Michael Alastair Inkster
A complaint was made by the Council of the Law Society of Scotland against Michael Alastair Inkster, solicitor, 159 Commercial Street, Lerwick. The Tribunal found the respondent not guilty of professional misconduct, but decided to remit the complaint to the Society in terms of s 53ZA of the Solicitors (Scotland) Act 1980.
Breach of the accounts rules is generally a serious matter and will often constitute professional misconduct even in the absence of dishonesty. The accounts rules provide important protection for the public and solicitors. Careful regard to the rules sustains public trust in the profession. Likewise, it is essential to prevent money laundering and other crimes that solicitors exercise due diligence with regard to identification of clients and source of funds. Cooperation with one’s regulator is an important part of belonging to a regulated profession. Failure to do so hampers the Society in the exercise of its duties and demeans the reputation of the profession.
However, in this case, the admitted breaches of the rules (which related mainly to historical client balances, out of date cheques and minor accounting discrepancies) were serious but not so grave that they could be described as reprehensible when considered in context. The Tribunal considered that the respondent had provided reasonable cooperation to the complainers. However, the other conduct libelled fell short of the standards expected of competent and reputable solicitors. Although it was not serious and reprehensible, in general it had been unacceptable and might amount to unsatisfactory professional conduct. The Tribunal accordingly remitted the complaint under s 53ZA of the Solicitors (Scotland) Act 1980 to the Council of the Society for consideration.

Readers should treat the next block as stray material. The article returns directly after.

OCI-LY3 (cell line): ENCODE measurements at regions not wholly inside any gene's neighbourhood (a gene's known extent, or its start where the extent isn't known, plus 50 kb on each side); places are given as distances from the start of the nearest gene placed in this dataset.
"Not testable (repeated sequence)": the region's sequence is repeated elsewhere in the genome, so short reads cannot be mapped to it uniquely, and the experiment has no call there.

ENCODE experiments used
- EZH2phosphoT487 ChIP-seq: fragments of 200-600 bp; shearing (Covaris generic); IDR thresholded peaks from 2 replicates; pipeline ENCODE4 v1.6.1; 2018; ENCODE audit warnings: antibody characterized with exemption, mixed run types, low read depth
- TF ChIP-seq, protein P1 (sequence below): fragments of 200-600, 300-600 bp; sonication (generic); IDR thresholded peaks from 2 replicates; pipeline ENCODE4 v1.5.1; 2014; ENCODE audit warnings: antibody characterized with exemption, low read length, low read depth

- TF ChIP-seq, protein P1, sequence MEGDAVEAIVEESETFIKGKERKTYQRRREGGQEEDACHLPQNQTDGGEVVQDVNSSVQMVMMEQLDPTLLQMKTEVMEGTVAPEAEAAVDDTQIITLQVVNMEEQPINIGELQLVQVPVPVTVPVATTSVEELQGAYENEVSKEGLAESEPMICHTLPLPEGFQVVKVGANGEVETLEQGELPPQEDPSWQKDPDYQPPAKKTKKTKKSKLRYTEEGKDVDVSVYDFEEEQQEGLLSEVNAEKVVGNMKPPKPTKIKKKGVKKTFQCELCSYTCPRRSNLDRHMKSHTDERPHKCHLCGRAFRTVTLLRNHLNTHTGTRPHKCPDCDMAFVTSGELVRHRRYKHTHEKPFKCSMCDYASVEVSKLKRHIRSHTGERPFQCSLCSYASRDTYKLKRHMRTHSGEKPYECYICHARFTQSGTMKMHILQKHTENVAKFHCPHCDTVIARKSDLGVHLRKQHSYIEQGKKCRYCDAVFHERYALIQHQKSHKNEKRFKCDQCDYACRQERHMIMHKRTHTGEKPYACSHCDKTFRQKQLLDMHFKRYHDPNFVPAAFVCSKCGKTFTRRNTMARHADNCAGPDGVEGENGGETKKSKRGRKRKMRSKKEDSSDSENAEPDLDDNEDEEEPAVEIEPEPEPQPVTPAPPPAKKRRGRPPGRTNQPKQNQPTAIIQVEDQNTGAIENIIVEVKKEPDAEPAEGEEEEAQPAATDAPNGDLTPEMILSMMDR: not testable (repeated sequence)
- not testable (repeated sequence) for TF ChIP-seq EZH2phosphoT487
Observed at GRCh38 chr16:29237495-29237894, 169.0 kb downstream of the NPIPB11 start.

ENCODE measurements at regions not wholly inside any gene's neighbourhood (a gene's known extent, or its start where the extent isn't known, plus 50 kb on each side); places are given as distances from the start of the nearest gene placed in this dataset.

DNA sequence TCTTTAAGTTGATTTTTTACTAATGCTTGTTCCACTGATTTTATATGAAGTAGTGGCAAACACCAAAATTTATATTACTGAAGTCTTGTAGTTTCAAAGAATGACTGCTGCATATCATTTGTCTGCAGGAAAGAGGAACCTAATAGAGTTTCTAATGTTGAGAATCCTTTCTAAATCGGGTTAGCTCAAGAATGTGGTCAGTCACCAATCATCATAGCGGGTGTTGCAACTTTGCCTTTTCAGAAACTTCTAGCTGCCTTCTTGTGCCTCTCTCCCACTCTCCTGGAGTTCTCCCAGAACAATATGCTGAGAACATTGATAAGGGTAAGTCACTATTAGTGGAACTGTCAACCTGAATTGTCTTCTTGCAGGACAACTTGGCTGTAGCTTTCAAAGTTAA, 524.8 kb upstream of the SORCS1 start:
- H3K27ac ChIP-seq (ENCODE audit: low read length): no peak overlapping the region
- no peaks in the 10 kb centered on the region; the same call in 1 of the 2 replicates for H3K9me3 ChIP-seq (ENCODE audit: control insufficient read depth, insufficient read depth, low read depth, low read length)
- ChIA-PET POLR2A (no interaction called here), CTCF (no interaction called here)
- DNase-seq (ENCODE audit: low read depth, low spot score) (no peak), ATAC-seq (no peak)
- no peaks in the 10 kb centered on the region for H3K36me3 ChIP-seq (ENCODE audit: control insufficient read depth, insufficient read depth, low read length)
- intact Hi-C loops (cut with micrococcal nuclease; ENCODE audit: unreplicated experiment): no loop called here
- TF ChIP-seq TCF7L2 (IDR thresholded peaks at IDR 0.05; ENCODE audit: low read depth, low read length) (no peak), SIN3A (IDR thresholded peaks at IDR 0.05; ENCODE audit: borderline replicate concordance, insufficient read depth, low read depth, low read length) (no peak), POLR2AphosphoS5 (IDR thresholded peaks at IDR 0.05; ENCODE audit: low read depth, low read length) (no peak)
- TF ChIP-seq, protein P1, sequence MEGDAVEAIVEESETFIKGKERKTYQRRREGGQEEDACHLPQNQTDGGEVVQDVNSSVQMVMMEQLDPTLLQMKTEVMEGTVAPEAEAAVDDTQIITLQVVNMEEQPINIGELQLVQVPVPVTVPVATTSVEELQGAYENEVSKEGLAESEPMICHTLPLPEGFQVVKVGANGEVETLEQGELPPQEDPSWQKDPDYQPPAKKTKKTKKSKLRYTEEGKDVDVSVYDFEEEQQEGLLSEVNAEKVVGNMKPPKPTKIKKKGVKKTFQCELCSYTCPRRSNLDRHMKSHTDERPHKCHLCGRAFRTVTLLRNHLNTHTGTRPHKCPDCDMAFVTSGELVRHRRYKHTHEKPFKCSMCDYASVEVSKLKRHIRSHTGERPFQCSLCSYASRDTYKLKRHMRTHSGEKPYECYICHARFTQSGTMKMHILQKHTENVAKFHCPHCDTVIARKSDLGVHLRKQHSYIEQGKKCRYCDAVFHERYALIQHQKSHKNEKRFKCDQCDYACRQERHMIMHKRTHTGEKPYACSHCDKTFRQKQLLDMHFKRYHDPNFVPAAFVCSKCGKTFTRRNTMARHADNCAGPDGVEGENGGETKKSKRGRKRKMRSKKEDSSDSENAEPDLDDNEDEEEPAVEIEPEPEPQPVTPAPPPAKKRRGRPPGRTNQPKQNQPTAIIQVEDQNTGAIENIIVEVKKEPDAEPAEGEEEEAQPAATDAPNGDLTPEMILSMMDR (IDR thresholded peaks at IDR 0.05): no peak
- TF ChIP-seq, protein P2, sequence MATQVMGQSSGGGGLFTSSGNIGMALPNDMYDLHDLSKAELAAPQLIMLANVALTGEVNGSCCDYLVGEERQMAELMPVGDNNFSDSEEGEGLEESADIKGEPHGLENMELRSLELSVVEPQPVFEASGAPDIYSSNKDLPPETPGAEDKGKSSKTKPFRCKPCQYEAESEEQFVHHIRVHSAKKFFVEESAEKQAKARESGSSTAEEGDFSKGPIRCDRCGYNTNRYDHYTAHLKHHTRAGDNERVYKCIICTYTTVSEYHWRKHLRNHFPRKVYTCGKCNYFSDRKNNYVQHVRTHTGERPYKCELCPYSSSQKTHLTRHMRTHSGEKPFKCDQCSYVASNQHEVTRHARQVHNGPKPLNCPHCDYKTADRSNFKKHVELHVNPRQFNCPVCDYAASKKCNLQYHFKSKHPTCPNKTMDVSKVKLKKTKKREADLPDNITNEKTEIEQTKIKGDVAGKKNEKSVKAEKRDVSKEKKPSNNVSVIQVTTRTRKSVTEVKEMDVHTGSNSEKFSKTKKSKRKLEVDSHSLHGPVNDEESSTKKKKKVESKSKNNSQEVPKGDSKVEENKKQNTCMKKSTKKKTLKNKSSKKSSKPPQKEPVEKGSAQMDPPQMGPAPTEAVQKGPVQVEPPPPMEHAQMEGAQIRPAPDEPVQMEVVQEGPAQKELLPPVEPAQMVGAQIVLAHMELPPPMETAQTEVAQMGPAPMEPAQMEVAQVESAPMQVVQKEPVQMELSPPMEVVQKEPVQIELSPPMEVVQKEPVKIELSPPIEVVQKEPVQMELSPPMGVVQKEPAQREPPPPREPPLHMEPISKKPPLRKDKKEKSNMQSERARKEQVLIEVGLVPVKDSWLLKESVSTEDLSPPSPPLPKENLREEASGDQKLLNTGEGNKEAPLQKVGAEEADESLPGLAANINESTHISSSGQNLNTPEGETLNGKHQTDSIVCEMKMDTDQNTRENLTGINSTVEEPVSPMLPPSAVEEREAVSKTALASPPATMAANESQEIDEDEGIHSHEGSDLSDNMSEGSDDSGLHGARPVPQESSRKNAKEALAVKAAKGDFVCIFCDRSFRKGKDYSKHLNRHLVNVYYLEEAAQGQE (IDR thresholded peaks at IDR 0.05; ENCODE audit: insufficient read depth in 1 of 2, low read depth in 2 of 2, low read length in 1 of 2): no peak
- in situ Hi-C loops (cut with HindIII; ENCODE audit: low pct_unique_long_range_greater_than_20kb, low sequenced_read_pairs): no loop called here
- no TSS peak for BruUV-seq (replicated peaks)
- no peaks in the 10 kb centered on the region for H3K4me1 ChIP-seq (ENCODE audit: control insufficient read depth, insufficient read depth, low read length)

Steven Archibald Murray
A complaint was made by the Council of the Law Society of Scotland against Steven Archibald Murray, The MMFW Partnership Solicitors, 917 Shettleston Road, Glasgow. The Tribunal found the respondent guilty of professional misconduct singly and in cumulo in respect that (a) he took fees without or before rendering fee notes and failed to provide sufficient information to demonstrate that his firm was entitled to fees taken; (b) he failed to provide evidence of anti-money laundering procedures relating to risk assessments being carried out; (c) between June 2013 and January 2014, he failed to provide reasonable cooperation with the investigations of the Financial Compliance department inspectors; (d) as cashroom partner, he breached the accounts rules and failed to comply with his responsibilities as cashroom manager in that (i) as at 30 April 2014 his firm had failed to make postings to its records since 31 March 2014; and (ii) he delayed in rectifying the daybooks; and in cumulo in respect that (a) when asked to provide details of information and reconciliations to beneficiaries, he failed to provide adequate information, it was misleading and the sums did not balance; (b) he withdrew £1,618.75 from an executry that was not properly required for his firm’s professional account; (c) he delayed in finalising an estate and sending the file to be assessed for fees; and (d) he failed to provide evidence of appropriate risk assessments or client identification or procedures relating to funds being paid to a third party, as a result of which he was unable to demonstrate to the complainers that appropriate due diligence measures in view of the risks of money laundering or terrorist financing had been taken.